At the time of pronouncing judgment upon the first rebels, Jehovah God spoke a prophecy, couched in symbolic phrase, setting forth his purpose to use an agency, a “seed,” to effect the ultimate crushing of the rebel forces. (Gen. 3:15) Thus, Jehovah’s rulership, the expression of his sovereignty, would take on a new aspect or expression in answer to the insurrection that had developed. The progressive revelation of the “sacred secrets of the kingdom” (Matt. 13:11) showed that this new aspect would involve the formation of a subsidiary government, a governing body headed by a deputy ruler. The realization of the promise of the “seed” is in the kingdom of Christ Jesus in union with his chosen associates. (Rev. 17:14; see JESUS CHRIST [His vital place in God’s purpose].) From the time of the Edenic promise forward the progressive development of God’s purpose to produce this kingdom “seed” becomes the theme of the Bible and the key to understanding Jehovah’s actions toward his servants and toward mankind in general.
God’s delegating vast authority and power to creatures (Matt. 28:18; Rev. 2:26, 27; 3:21) in this way is noteworthy inasmuch as the question of the integrity of all God’s creatures, that is, their wholehearted devotion to him and their loyalty to his headship, formed a vital part of the issue raised by God’s adversary. (See INTEGRITY [Involved in the supreme issue].) That God could confidently entrust any of his creatures with such remarkable authority and power would in itself be a splendid testimony to the moral strength of his rule, contributing to the vindication of Jehovah’s name and position and exposing the falsity of his adversary’s allegations.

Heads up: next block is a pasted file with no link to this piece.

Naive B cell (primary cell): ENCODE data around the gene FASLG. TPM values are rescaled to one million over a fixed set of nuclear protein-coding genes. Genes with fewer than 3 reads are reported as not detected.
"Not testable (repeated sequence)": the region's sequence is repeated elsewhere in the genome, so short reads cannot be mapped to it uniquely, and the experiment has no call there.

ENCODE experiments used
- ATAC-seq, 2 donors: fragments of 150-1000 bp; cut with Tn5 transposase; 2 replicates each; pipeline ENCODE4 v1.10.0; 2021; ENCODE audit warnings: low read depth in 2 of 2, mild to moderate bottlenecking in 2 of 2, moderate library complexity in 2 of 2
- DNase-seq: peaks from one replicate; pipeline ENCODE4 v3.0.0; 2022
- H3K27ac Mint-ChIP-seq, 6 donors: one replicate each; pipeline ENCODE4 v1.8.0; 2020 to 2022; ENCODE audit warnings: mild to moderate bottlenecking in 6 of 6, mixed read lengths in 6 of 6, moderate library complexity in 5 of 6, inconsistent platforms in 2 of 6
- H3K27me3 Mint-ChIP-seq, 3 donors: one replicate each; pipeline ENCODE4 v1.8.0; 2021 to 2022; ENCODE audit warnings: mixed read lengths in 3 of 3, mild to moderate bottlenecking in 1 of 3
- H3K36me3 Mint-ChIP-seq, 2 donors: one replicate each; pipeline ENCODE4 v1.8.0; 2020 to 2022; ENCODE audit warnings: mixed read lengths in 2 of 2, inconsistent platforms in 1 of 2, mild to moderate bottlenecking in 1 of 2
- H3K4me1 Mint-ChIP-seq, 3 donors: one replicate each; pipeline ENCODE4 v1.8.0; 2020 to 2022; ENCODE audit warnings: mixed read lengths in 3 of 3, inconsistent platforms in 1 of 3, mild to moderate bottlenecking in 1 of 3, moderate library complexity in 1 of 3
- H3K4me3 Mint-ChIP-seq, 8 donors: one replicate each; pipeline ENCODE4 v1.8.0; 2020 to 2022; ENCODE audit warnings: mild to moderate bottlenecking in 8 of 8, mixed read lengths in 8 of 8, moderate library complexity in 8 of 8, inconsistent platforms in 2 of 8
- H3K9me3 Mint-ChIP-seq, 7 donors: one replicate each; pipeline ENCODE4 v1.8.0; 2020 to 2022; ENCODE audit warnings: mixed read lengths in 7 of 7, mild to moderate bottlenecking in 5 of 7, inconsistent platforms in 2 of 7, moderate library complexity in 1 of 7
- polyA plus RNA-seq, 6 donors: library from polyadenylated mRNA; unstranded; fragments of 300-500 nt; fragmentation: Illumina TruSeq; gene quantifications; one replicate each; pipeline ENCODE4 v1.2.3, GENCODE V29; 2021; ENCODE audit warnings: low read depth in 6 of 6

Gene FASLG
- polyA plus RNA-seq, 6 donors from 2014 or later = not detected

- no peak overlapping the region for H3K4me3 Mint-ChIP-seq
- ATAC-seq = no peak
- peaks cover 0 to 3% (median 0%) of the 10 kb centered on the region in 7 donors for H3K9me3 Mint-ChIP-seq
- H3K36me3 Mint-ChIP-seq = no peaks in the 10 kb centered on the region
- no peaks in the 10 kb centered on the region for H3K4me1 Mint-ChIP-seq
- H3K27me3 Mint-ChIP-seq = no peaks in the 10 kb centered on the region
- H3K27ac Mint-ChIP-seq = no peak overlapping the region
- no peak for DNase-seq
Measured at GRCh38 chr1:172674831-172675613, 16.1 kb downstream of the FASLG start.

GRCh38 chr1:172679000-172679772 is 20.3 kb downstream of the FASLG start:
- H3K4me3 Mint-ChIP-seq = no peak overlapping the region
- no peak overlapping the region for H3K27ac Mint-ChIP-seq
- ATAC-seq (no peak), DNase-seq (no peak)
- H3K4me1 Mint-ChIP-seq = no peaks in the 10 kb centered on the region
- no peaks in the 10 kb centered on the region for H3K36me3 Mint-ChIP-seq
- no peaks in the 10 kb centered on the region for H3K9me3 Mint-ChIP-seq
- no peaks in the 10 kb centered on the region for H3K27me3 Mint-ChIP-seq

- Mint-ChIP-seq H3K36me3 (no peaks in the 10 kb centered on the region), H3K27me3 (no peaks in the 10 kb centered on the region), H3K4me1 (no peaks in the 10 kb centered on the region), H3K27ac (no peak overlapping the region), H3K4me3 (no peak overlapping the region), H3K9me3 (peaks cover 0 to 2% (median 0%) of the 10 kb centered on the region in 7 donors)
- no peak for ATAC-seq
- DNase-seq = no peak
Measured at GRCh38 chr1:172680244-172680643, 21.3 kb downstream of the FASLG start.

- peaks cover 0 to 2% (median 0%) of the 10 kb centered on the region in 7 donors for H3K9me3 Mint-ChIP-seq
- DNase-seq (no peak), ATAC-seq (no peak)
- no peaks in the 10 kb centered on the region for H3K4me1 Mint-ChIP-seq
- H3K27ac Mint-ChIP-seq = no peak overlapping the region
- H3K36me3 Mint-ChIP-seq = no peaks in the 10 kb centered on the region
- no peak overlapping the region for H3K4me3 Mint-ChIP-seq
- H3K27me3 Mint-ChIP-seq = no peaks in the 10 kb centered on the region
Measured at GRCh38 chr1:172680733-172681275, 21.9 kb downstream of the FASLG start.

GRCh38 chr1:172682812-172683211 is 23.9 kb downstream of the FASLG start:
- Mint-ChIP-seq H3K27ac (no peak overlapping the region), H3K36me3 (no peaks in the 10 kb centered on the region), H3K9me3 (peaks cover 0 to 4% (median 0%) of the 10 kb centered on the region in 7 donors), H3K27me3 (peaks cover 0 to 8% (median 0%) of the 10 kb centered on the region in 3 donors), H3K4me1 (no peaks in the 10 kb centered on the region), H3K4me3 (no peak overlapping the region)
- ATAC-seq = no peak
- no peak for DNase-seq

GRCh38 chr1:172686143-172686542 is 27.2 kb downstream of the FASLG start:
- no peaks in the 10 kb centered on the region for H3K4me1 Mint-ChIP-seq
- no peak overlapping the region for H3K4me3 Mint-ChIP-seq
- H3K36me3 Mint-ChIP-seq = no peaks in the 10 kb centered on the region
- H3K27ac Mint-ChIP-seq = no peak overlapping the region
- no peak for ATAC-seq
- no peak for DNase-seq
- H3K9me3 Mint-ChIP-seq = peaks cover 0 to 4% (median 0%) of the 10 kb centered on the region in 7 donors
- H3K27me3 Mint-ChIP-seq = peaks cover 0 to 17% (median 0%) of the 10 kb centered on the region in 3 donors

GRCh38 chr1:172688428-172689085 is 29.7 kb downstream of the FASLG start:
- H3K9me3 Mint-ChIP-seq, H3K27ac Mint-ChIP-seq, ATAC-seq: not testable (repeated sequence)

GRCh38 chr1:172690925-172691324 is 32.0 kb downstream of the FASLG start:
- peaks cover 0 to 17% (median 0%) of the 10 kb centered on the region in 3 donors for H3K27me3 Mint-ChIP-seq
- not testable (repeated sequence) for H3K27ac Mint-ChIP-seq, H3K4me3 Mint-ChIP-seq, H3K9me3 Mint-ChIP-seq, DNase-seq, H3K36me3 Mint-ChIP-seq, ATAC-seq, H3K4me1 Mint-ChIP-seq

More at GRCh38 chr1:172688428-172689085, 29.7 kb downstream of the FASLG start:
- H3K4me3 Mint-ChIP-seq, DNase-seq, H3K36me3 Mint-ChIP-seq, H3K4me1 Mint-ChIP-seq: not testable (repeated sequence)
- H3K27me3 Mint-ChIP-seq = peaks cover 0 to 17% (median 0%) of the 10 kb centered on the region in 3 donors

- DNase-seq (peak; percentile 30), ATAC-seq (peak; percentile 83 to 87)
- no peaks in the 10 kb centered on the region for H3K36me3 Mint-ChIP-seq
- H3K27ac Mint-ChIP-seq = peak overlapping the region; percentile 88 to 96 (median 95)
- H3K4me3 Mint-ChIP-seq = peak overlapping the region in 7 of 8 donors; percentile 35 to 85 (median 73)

Mankind’s need for divine government manifested
The conditions that developed from the time of the start of human rebellion until the time of the Flood clearly illustrated mankind’s need for divine headship. Human society soon had to contend with disunity, bodily assault and murder. (Gen. 4:2-9, 23, 24) To what extent the sinner Adam, during his 930 years of life, exercised patriarchal authority over his multiplying descendants is not revealed. But by the seventh generation shocking ungodliness evidently existed (Jude 14, 15) and by the time of Noah (born about 120 years after Adam’s death) conditions had deteriorated to the point that “the earth became filled with violence.” (Gen. 6:1-13) Contributing to this condition was the unauthorized interjection of spirit creatures into human society, contrary to God’s will and purpose.—Gen. 6:1-4; Jude 6; 2 Pet. 2:4, 5; see NEPHILIM.